In physics and chemistry, we often need to use very small energies to describe phenomena on the atomic scale. For that purpose, we can use a convenient unit called electronvolt (eV). One electronvolt is the energy obtained (or lost) by an electron that has traveled in an electric field with a potential difference of 1 volt. This energy equals:

$\small \begin{split} 1\ \rm{eV} &= 1\ \rm e \times 1\ \rm V\\ &\approx 1.60217 \times 10^{-19}\ \rm C \times 1\ V\\ &= 1.60217 \times 10^{-19}\ \rm J \end{split}$

And conversely:

$\small 1\ \rm J = 6.2415 \times 10^{18}\ \rm{eV}$

In the above equation, $\small\rm e \approx 1.60217 \times 10^{-19}\ C$ is the elementary charge of an electron. Be sure to check our acceleration in the electric field calculator, where you can estimate the acceleration of any charged particle in the electric field.

## Tons of TNT and therms to joules

A ton of TNT is the energy unit which is the basic parameter of nuclear weapons, but it is also used to determine the strength of other events, such as meteorite impacts. One gram of TNT releases from 4100 to 4600 joules of energy from the explosion; it is conventionally assumed that it is exactly 4184 J. Therefore:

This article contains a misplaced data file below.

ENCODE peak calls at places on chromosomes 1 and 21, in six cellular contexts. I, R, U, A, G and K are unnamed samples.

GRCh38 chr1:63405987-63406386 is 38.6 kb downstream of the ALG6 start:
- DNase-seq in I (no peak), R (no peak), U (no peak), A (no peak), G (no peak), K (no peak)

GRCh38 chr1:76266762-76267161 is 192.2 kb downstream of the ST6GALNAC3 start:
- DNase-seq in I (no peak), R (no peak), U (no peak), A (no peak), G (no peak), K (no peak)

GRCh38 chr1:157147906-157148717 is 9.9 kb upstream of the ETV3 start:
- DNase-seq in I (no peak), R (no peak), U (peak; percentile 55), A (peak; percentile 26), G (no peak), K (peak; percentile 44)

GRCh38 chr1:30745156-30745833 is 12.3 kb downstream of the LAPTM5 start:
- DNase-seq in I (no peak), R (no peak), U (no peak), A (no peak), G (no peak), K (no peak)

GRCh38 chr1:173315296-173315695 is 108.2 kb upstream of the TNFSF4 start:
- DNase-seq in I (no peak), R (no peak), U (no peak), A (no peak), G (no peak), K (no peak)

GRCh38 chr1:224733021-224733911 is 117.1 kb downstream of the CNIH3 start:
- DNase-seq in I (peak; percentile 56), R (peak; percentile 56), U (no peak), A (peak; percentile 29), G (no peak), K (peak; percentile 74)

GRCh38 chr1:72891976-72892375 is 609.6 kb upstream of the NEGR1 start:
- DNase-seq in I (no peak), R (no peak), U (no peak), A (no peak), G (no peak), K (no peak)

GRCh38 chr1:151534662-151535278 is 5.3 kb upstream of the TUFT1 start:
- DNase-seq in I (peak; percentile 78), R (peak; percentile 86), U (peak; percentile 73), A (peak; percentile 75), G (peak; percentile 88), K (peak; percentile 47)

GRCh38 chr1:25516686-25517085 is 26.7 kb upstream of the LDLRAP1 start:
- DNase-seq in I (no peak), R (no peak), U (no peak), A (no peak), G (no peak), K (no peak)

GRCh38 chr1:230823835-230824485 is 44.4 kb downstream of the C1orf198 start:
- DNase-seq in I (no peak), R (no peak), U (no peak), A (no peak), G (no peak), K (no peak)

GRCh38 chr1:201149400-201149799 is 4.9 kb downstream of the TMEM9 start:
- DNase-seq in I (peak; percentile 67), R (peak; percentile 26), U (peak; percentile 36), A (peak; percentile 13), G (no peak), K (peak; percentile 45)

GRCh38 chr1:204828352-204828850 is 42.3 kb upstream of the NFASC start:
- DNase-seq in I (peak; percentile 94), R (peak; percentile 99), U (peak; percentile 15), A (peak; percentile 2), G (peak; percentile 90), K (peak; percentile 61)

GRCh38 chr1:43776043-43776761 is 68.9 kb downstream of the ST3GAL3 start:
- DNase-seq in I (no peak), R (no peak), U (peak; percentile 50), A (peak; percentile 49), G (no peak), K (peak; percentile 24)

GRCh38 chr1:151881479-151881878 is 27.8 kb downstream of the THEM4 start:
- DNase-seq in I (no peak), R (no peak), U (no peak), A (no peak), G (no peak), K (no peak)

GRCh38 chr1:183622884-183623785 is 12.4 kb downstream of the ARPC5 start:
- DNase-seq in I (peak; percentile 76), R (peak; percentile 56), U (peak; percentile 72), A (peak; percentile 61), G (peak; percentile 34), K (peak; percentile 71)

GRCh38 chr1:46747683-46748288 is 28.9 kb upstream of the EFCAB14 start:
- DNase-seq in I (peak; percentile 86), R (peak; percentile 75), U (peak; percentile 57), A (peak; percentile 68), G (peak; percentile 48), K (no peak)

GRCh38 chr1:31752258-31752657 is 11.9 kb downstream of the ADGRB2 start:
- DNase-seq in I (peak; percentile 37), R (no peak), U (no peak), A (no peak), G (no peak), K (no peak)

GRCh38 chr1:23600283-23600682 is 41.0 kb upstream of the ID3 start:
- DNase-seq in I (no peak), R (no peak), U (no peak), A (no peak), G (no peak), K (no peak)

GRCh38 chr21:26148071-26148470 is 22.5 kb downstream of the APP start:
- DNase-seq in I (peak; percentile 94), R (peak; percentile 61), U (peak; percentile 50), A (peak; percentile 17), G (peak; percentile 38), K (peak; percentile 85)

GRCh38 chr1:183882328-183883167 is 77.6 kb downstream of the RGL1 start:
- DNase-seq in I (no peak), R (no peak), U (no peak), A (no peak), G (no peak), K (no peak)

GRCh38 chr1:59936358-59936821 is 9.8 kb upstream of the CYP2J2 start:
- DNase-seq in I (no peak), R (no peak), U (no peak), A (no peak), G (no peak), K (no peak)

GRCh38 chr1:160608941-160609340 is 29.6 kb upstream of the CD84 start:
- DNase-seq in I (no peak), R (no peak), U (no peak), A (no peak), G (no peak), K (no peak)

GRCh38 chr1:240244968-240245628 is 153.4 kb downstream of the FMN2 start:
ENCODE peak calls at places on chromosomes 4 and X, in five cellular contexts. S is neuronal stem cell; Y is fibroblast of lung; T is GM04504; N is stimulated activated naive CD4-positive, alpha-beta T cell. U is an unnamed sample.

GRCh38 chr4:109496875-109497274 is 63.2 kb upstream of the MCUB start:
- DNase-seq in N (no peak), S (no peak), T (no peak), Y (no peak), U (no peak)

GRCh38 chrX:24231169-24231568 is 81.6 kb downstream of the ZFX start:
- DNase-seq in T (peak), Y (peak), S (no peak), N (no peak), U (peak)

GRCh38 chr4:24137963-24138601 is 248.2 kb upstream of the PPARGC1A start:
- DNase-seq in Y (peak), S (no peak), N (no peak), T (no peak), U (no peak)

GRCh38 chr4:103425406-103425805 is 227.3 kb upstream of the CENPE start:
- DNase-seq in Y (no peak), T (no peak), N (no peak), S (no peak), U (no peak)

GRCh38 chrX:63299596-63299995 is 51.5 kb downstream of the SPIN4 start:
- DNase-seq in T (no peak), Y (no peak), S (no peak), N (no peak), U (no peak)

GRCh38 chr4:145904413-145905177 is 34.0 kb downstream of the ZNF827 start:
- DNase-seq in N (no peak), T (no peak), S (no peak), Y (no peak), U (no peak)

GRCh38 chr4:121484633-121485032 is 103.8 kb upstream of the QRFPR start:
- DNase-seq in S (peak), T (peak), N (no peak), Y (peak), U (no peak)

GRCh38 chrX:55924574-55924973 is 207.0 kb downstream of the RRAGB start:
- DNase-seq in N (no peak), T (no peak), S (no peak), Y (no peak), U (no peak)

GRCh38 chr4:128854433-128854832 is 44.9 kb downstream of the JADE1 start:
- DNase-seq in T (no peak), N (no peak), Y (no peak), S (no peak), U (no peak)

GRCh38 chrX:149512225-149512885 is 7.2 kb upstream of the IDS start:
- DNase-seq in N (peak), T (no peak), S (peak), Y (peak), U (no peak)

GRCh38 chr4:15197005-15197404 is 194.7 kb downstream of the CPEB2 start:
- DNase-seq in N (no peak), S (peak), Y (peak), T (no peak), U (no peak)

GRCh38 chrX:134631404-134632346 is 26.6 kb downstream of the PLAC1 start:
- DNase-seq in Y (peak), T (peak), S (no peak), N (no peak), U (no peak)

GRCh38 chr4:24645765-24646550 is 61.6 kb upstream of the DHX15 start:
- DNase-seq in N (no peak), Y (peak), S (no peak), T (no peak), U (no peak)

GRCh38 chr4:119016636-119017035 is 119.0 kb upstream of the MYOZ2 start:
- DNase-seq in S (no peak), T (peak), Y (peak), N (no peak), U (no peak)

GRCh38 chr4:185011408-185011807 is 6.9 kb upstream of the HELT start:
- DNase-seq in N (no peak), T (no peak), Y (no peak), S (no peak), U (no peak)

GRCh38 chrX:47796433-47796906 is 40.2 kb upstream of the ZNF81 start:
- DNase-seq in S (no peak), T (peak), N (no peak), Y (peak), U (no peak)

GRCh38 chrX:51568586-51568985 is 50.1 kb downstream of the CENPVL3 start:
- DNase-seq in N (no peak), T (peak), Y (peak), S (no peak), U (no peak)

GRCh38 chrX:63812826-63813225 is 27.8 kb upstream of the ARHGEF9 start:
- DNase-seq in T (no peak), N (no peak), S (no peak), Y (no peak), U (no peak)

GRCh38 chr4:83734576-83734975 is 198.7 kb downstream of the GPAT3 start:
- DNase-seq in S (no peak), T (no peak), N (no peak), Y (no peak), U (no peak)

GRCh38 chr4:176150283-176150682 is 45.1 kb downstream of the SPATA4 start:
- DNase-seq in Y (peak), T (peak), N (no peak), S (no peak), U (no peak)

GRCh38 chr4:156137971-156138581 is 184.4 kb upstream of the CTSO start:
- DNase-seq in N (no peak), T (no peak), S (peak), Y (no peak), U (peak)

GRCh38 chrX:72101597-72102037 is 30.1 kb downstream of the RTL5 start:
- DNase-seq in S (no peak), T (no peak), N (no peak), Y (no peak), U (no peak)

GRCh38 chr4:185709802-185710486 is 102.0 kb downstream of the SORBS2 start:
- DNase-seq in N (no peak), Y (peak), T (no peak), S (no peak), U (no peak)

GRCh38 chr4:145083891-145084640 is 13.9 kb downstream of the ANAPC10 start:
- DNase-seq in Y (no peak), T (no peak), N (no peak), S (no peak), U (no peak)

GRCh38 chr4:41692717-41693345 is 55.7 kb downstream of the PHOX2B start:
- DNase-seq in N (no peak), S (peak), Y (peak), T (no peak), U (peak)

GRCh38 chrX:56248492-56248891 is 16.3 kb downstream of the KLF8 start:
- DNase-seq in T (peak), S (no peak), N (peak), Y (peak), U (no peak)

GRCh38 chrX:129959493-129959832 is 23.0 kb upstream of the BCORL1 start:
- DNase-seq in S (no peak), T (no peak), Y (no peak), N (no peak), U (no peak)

$\small \begin{split} \begin{split}1\ \text{ton of}\\ \text{TNT}\ \end{split} &= 1\ \rm t \times 4184\ J/g\\ &= \text{1,000,000 g} \times 4184\ \rm{J/g}\\ &= 4.184\ \rm GJ\\ &= 1\ \rm Gcal \end{split}$

A therm is a unit of heat energy that is equivalent to burning 100 cubic feet (or 2.83 cubic meters) of natural gas. Therms are usually used by natural gas companies to calculate the actual energy use. This energy unit is useful for them because it depends only on the composition of the gas (and not on pressure or temperature). The conversion to joules is shown below:

$\small 1\ \rm them \approx 105.5\ MJ$

## Mass to energy conversion

You probably heard about the famous E = mc2 equation. Albert Einstein proposed that every mass in the world is just energy waiting to be set free. Although it is not achievable yet, we can use this formula to express the energy in the units of weight. The $\small 1\ \rm J$ of energy "weights":

$\begin{split} m &= E/c^2\\ &\approx (1\ \rm J)/(2.988 \times 10^8\ m/s)^2\\ &\approx 1.113 \times 10^{-17}\ \rm kg \end{split}$

where $\small c \approx 2.998 \times 10^8\ \rm m/s$ is the light speed.